Salary is not necessarily the most important aspect of a job, but it certainly makes an impact on your overall job satisfaction. Therefore, the ability to negotiate a raise is one of the most important skills you will need in your professional career. That said, negotiating a raise can be a nerve-wracking process and it requires adequate preparation and a keen understanding of current market conditions. Successfully negotiating a salary also requires poise, confidence, and professionalism. Here are a few helpful tips for handling this challenging scenario in order to increase your chances of getting the salary you desire.
Know Your Worth
If you feel you deserve a raise, you need to be prepared to explain why. This begins by tracking your accomplishments and making note of any specific achievements, successes, awards, or projects that you have completed. This will serve as tangible evidence of your value and can help you quantify your value to your company. You want to be prepared to show how your abilities have contributed to the overall success of your company. You need to be able to demonstrate that the value you bring to the company is worth the extra investment in your salary. Without actual evidence of your success, it appears that you are simply asking for more money. You need to be prepared to show your worth and make it clear that you are deserving of a raise.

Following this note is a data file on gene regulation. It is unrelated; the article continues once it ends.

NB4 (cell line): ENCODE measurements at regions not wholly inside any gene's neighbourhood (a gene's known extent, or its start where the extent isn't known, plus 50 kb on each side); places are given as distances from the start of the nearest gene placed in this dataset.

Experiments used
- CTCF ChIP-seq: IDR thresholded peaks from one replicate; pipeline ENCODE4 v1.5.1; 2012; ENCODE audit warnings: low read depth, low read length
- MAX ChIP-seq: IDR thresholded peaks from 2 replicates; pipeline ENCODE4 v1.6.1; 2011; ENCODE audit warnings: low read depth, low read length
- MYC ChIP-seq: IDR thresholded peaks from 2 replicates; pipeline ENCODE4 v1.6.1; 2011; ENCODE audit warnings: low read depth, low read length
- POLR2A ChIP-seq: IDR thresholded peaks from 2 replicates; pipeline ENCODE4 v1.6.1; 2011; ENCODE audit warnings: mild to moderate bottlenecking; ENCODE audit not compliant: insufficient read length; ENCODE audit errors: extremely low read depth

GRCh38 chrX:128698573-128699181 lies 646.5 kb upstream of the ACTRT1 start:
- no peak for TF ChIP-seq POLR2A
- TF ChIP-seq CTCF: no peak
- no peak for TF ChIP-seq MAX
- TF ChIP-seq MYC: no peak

Research Current Salary Data
Aside from the skills you bring to the table, there are plenty of other factors that are important when it comes to successfully negotiating a raise. These include things like your geographic location, the cost of living in your area, and the current salary data for positions like yours in the area. Rather than just pulling a number out of the air, you need to make sure that the salary you are proposing for someone with your qualifications is in line with what similar positions are getting paid. You can research this information by using sites like salary.com or glassdoor.com. You also want to consider your years of experience, the current status of your company, and the size of your company to come up with a target salary that is fair based on your value and research.
Ask For More Than You Expect
You can’t expect your boss to value you if you don’t value yourself. Therefore, don’t sell yourself short. Be prepared to ask for a slightly higher salary range than you actually expect to get. This is especially true if you have evidence of accomplishments and your performance has been recognized. Your range should include the lowest amount you would actually take and the highest amount you feel you can respectfully ask for. It’s expected that you will negotiate until you reach a salary you both agree on. If you start with your bottom line, you may end up compromising on less than you want.